Navigating professional relationships is never easy – unless you’re some kind of business savant. We would all love to summon our inner Richard Branson on the regular, even if it’s just to look good in a meeting. More than impressing our bosses though, we actually need to enjoy our jobs too. Fair enough, we can’t all pursue a degree in the arts or humanities and expect to prosper like Bill Gates; but we shouldn’t be counting down to the weekend constantly. Now and then we all hit a slump but it’s still important to know when to walk away and when to fix it. Before you take the leap, this is what you can do instead of quitting your job.
Is It Your Job or Your Colleagues That You Dislike?
Are you full of cheer until that one person walks into the office? If you’re lucky it’s just one person that kills the vibe if you’re unlucky it’s your entire team that drive you up the wall. You are less lucky still if your daily tasks are what is bringing you down. Your job, what you are there to actually do; should be the part you enjoy. It is what you worked so hard to qualify for and what you have probably come to plan your future around. If it’s the job itself that plunges you into misery, you most certainly need to consider your options even beyond your current colleagues, role and title. If it’s just your colleagues you can probably find a way to get through it.
Have You Tried Communicating?
So you have a difficult colleague, a nasty client or a demoralising boss, there’s probably a solution. It is that dreaded word; communication. It’s easy for some people but so, so difficult for others. The point of communication is to find a balanced understanding of two opposing points of view. If you are able to deviate from the assumption that all is black and white, you are able to experience the full rainbow and gain insight into your colleague’s personalities and reasoning. Here are a few very quick tips which should help you along the way.
• Actively listen to what someone is saying
• Respond with prudence and discretion
• Provide constructive criticism only
• Offer respect and build trust
• Take note of the tone with which you communicate, avoid being abrasive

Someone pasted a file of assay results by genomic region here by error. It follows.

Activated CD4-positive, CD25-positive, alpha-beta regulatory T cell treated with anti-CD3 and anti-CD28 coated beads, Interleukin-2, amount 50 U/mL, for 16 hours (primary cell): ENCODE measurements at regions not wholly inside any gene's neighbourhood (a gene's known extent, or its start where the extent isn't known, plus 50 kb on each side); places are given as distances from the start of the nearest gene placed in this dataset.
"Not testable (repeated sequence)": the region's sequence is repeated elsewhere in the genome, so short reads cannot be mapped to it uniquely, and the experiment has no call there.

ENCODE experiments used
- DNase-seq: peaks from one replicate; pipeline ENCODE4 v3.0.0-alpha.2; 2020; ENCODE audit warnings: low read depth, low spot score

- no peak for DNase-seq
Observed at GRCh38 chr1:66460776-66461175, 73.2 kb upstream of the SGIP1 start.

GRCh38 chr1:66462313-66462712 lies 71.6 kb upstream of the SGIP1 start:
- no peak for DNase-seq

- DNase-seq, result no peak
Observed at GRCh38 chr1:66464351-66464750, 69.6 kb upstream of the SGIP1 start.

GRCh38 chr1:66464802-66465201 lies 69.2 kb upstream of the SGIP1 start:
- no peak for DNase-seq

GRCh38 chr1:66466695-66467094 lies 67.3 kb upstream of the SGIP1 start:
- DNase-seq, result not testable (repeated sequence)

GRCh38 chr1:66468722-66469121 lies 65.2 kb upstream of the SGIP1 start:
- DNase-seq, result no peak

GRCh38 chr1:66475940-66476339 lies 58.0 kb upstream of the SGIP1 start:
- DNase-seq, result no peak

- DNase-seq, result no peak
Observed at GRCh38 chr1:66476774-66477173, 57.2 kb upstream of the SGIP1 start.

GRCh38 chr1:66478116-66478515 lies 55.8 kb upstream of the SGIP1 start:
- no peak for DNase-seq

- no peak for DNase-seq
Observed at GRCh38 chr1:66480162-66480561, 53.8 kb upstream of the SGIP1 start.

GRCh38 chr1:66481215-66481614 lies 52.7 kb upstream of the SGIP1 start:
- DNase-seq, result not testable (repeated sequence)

Is it Even Worth Trying to Fix?
Towards the end of the year we struggle to muster the energy to view things from a balanced perspective and while you might feel exhausted and like you have nothing more to give, you may in actual fact just be burnt out. The hardest part though is making the decision to leave while you still have the energy to do so or to plunge your remaining energy into making it work. You have to ask yourself, is it breaking you to the point of no return? You need to be able to imagine your work situation improving and feeling stronger for it. If you dread every single moment there – it may not be worth trying to fix.
What it the Best Case Scenario?
Okay, if you’re one of those glass-half-full people, you will probably push to find a way to improve things. Picture this; you find better ways to communicate, you impress people in meetings, win employee of the month awards and your boss begins to value your opinion, what next? Have you found the golden egg? Are you progressing in your career? Will this make you happy? If you can honestly answer yes to these questions, it may well be worth sticking it out. If not, if you’re going to carry a grudge for every time there were no teaspoons left in the drawer, you should cut your losses and move on.
If; even in the best-case scenario you tried everything but the relationship remains irreparable, it’s pointless hanging around. Your best option is to leave in peace before things get messy. Don’t burn your bridges, don’t pour sugar into anyone’s petrol tank, get a good reference and find a new place under the sun to grow and be the best that you can be. Someone will appreciate you. If you’re ready to say au revoir, get in touch with us, pop us your CV and let’s see what’s out there for you!